No significant effect of the former density in a particular cropping system was apparent for PSFaverage experienced by wheat, maize and soybean (Fig. 2b, Additional file 1: Table S7). Moreover, when we analyzed PSFspecific experienced by each crop as a function of their former density in a particular cropping system, we did not find any significant effects for wheat, maize and soybean (Additional file 1: Fig. S3, Additional file 1: Table S7).
Soil-borne fungi across the phases in the PSF experiment
Illumina sequencing of 300 bulk soil and rhizosphere samples taken from the PSF experiment yielded 26,793,444 sequence reads, representing 4003 fungal ASVs after quality filtering. Visualization of changes in fungal community structure across samples using an NMDS ordination showed that bulk soil fungal assemblages varied similarly with the phases of the PSF experiment (Fig. 3). The PERMANOVA analysis showed that the experimental phase was indeed the strongest predictor of fungal community variation, explaining 28.1% of total variation (Table 3). In contrast, soil origin explained only 5.6% in this community (Table 3).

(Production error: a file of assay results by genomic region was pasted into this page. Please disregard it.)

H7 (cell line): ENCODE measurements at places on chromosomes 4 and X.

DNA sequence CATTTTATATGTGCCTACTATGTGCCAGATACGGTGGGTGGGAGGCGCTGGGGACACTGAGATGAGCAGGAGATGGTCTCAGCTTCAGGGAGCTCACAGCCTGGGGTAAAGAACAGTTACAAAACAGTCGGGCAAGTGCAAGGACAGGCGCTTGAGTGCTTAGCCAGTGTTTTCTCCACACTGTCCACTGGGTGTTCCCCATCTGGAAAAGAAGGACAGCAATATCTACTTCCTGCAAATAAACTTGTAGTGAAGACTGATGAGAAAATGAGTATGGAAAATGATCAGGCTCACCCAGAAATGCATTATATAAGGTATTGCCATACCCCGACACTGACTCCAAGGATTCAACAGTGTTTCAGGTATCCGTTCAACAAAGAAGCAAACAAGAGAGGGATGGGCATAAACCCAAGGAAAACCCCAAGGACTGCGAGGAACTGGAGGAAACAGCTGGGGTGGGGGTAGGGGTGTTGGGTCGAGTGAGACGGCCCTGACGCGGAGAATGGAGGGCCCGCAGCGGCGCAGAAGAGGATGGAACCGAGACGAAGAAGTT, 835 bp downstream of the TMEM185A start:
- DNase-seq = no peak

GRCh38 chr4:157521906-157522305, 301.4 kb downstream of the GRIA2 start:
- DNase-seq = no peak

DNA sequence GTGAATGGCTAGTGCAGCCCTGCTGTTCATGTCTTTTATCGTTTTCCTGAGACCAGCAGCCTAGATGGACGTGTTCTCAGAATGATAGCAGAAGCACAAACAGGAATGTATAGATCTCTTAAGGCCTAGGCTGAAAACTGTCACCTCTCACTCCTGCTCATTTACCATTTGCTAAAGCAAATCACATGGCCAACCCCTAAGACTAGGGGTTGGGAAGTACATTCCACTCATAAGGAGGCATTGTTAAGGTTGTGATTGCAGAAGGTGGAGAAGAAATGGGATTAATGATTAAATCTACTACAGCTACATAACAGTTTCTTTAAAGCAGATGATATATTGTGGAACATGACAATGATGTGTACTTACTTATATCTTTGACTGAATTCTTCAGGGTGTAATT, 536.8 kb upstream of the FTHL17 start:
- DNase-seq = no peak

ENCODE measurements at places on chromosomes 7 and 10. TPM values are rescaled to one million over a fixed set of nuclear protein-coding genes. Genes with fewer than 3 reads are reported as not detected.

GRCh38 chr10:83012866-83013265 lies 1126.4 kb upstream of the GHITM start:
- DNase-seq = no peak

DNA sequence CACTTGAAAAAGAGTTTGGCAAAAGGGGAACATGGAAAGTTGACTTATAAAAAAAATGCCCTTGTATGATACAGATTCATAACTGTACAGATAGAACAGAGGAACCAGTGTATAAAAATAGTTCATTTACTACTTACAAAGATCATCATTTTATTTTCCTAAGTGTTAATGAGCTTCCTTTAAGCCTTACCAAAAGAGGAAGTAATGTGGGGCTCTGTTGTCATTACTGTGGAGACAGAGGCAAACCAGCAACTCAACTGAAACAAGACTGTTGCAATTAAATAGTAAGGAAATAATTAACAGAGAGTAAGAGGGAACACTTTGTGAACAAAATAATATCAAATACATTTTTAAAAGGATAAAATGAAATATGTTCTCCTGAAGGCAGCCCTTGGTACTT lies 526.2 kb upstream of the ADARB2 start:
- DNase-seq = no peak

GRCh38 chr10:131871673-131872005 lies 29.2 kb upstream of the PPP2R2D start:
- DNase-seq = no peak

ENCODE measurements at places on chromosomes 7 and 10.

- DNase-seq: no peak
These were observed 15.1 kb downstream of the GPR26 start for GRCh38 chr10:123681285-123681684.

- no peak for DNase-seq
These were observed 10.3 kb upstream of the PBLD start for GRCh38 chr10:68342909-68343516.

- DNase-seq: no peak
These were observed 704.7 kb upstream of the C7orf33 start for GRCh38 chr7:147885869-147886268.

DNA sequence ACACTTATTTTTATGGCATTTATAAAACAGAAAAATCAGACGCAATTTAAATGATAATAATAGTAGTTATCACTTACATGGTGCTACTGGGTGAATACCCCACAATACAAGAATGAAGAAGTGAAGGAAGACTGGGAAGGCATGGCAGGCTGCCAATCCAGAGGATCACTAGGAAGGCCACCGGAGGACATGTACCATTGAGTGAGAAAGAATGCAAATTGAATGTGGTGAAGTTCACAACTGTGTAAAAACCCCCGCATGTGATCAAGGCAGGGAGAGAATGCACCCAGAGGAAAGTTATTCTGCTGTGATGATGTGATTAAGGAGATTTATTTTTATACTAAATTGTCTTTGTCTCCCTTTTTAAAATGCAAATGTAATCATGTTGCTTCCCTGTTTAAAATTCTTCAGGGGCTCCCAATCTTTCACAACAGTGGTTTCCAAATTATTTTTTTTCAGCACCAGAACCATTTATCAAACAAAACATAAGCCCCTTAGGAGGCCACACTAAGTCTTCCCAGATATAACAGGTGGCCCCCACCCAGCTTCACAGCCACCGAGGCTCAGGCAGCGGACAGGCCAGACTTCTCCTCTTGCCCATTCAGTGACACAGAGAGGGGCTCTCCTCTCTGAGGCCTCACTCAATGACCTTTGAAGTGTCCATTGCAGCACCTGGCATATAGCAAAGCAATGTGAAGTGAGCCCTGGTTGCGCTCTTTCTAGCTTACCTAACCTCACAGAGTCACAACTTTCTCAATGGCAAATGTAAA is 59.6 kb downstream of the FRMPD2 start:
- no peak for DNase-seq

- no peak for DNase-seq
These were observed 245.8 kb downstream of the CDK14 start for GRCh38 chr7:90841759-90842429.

When we focused on the changes of the potential pathogenic fungal community in bulk soil, the largest variation (9.8%) was found across experimental phases (Table 3), but the separation of assemblages between conditioning (phase 2) and feedback phase (phase 3) was not clear (Fig. 3). Similarly, the changes in total and potential pathogenic fungal communities in the rhizosphere were consistent with those found in bulk soil (Additional file 1: Table S8, Additional file 1: Fig. S4). PERMANOVA analysis showed that the experimental phases again explained the most variation in the rhizosphere total and potential pathogenic fungal communities (Additional file 1: Table S8).